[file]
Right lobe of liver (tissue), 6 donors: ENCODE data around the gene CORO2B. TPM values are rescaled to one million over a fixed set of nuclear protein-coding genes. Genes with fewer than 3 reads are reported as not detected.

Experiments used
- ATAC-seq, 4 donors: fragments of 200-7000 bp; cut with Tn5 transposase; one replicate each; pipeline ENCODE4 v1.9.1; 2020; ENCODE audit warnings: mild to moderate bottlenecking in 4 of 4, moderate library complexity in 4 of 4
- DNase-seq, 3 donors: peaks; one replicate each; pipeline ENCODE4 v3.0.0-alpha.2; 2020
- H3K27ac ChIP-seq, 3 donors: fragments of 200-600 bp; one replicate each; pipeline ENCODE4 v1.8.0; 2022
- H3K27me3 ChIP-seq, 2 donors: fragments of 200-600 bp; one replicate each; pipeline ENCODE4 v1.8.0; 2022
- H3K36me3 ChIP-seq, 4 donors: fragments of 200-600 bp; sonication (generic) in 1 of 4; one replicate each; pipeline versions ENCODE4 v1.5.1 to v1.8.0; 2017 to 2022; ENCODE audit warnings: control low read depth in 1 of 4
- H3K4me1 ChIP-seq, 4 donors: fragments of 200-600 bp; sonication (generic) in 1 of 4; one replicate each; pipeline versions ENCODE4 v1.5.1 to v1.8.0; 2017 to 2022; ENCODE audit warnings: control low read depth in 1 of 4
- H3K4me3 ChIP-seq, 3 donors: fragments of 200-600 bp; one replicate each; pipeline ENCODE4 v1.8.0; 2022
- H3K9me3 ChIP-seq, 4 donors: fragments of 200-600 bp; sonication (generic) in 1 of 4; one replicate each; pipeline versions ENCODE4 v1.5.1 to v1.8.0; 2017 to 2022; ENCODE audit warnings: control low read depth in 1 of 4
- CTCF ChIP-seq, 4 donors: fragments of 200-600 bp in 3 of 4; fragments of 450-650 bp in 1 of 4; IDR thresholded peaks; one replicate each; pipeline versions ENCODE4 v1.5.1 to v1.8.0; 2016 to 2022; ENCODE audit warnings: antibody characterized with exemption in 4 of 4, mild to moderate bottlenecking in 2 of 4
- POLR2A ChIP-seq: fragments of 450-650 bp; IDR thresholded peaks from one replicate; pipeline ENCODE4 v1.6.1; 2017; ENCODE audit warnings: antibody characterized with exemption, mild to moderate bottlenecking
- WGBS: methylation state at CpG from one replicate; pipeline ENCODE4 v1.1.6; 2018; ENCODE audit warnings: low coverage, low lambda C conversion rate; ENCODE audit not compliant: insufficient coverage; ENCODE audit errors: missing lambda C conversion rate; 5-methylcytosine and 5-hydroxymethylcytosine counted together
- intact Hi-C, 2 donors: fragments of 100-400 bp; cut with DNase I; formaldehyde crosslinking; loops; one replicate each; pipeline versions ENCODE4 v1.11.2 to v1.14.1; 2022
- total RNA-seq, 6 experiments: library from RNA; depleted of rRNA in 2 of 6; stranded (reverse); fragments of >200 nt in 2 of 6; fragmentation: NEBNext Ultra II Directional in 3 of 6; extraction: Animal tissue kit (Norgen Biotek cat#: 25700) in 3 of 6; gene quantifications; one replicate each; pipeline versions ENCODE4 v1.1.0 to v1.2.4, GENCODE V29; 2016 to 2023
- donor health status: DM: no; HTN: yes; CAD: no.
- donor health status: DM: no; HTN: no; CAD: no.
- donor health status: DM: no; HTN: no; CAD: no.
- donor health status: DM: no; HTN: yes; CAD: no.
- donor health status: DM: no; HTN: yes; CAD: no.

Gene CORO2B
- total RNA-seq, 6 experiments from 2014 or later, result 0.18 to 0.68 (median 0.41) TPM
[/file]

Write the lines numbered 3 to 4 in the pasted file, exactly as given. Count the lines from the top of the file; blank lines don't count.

- ATAC-seq, 4 donors: fragments of 200-7000 bp; cut with Tn5 transposase; one replicate each; pipeline ENCODE4 v1.9.1; 2020; ENCODE audit warnings: mild to moderate bottlenecking in 4 of 4, moderate library complexity in 4 of 4
- DNase-seq, 3 donors: peaks; one replicate each; pipeline ENCODE4 v3.0.0-alpha.2; 2020